Research Article| Volume 9, ISSUE 1, P21-25, 1987

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The standardization of hyperventilation on EEG recording in childhood II. The quantitative analysis of build-up

  • Tohru Konishi
    Correspondence address: Dr. Tohru Konishi, Department of Pediatrics, Faculty of Medicine, Toyama Medical and Pharmaceutical University, 2630, Sugitani, Toyama 930-01, Japan.
    Department of Pediatrics, Faculty of Medicine, Toyama Medical and Pharmaceutical University, Toyama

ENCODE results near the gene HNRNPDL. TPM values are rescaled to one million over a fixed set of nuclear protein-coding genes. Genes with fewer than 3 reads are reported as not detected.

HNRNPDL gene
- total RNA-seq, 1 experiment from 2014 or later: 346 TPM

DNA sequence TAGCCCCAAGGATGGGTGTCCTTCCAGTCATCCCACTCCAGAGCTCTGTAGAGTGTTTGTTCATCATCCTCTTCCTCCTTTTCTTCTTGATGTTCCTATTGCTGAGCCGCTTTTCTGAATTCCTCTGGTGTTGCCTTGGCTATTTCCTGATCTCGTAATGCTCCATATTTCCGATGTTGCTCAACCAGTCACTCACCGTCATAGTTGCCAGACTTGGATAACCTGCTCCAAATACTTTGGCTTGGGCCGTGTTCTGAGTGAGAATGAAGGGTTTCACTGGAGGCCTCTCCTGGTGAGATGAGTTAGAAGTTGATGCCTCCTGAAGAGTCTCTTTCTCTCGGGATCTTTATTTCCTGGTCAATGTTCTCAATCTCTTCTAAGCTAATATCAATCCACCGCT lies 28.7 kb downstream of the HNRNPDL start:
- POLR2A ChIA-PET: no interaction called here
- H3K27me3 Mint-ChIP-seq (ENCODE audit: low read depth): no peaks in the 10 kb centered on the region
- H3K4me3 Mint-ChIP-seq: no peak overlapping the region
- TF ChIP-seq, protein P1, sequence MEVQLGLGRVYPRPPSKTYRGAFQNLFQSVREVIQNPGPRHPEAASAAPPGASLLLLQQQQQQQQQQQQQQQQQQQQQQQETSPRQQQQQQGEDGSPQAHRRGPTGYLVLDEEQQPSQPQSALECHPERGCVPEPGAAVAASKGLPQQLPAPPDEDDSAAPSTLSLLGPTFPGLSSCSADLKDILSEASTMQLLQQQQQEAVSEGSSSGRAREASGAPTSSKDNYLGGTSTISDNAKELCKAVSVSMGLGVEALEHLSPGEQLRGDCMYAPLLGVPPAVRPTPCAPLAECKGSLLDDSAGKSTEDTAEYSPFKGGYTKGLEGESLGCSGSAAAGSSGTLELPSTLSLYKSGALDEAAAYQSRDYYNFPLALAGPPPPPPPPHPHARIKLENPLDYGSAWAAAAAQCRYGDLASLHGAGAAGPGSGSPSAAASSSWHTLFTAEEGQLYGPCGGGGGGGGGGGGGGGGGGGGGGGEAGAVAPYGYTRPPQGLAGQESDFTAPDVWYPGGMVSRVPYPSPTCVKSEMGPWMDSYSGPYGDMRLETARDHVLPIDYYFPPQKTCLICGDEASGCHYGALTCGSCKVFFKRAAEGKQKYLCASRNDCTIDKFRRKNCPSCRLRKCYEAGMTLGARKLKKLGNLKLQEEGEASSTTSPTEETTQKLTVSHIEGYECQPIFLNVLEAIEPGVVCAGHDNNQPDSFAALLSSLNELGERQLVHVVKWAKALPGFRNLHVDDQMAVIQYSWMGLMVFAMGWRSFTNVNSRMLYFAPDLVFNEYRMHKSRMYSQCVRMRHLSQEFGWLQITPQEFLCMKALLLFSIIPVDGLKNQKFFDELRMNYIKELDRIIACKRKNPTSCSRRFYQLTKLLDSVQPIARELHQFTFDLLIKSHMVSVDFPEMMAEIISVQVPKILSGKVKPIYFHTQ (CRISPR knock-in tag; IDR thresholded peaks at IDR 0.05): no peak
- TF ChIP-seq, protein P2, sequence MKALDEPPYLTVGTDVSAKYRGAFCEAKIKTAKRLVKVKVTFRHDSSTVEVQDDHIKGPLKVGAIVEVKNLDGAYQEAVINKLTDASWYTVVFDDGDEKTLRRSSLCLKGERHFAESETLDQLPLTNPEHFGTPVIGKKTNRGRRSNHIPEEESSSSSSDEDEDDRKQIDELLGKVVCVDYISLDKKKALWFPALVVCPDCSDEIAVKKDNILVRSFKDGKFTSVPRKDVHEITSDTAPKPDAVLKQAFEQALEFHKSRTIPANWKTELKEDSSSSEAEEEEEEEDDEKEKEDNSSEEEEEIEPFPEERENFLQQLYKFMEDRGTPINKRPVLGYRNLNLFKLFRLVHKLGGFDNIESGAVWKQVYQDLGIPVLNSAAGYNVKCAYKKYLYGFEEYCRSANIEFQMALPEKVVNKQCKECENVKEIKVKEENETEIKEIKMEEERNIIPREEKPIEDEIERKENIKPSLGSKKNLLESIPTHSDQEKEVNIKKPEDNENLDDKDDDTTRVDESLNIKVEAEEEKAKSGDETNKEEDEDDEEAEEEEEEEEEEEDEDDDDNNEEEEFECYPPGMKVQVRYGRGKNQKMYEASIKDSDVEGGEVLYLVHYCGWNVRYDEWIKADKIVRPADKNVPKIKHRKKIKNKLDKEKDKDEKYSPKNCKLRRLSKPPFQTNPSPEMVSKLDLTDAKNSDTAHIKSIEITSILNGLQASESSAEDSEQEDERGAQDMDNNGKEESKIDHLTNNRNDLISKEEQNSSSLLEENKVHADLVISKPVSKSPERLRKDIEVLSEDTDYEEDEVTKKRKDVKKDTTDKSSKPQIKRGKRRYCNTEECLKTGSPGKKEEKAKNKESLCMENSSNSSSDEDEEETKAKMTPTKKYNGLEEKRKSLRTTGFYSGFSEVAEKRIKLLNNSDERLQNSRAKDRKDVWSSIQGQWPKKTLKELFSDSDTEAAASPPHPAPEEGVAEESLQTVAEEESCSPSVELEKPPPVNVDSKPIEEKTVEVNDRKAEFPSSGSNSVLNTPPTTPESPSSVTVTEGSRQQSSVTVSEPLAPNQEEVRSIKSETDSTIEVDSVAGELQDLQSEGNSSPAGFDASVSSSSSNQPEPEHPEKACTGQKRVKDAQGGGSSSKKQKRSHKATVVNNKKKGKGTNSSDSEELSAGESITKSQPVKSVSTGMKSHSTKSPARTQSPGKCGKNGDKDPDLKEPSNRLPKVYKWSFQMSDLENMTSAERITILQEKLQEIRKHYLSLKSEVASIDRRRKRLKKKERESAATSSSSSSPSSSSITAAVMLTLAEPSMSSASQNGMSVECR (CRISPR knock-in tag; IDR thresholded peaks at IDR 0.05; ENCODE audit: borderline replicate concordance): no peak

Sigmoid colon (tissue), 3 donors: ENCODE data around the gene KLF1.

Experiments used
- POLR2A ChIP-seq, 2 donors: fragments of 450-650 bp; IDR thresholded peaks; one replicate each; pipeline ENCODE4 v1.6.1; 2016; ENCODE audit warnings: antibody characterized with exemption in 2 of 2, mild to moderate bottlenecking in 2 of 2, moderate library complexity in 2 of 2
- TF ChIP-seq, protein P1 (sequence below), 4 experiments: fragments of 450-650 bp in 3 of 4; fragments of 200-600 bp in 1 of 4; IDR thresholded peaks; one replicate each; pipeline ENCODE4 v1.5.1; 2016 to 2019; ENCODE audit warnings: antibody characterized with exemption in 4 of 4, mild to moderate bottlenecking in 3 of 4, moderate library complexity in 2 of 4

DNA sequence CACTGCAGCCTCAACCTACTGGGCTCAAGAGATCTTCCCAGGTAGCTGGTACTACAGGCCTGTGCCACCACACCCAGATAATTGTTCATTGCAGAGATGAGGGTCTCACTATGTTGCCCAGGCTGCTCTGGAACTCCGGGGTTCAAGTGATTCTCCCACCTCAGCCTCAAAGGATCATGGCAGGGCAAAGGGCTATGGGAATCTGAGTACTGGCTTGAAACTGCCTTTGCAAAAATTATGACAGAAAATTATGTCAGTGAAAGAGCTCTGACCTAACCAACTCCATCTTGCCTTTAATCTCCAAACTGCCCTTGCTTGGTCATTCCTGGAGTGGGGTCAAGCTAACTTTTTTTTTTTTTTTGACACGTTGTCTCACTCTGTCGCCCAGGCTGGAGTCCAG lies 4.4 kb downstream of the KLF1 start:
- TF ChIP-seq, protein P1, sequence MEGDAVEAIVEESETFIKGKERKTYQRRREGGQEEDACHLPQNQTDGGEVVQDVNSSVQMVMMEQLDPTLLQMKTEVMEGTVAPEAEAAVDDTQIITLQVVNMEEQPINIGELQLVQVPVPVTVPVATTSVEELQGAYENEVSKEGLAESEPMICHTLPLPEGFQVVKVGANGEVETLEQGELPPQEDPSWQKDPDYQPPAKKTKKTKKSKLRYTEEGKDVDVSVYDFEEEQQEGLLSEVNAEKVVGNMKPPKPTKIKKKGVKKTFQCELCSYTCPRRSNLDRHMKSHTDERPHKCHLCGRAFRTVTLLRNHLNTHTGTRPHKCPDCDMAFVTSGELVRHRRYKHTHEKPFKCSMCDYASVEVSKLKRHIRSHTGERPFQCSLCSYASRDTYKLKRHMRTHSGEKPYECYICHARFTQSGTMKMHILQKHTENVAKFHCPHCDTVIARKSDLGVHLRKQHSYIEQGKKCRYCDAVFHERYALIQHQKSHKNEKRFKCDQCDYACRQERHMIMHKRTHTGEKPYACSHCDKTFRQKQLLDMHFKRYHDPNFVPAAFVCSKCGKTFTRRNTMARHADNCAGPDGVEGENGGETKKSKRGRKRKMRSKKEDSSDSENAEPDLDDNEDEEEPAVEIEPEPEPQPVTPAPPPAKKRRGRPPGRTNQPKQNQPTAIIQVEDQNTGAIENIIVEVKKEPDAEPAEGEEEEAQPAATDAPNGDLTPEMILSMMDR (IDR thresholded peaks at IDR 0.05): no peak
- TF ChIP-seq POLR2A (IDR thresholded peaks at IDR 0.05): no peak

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      In thirty-seven children free of neurological symptoms, we attempted the quantitative analysis of EEG slowing during standarized hyperventilation activation, respiration rate of 30/min, a three-fold elevation of VE and duration of 4 minutes. The degree of build-up gradually became mild with increasing age and no build-up was observed in the subjects older than 14 years old. Fast Fourier Transform analysis of the build-up showed that a big build-up was due to both increasing delta and theta power, and markedly decreasing alpha power with markedly increasing total power, and the mild build-up was due predominantly to increasing theta power. These changes disappeared, the levels before the activation being attained again, within one minute after the hyperventilation in almost all subjects. As to age differences in EEG slowing during hyperventilation, an incerase in both delta and theta activity was observed in the younger subjects (6–9 years old), and a mild increase in theta activity was predominantly observed in adolescents. On topographic analysis of EEG slowing, the delta power was found to have expanded to the posterior area and the theta power to have expanded to become diffuse. The standardization of hyperventilation in childhood is important for judgement of the build up because of these age differences, and also may be useful for understanding the development of the central nervous system.

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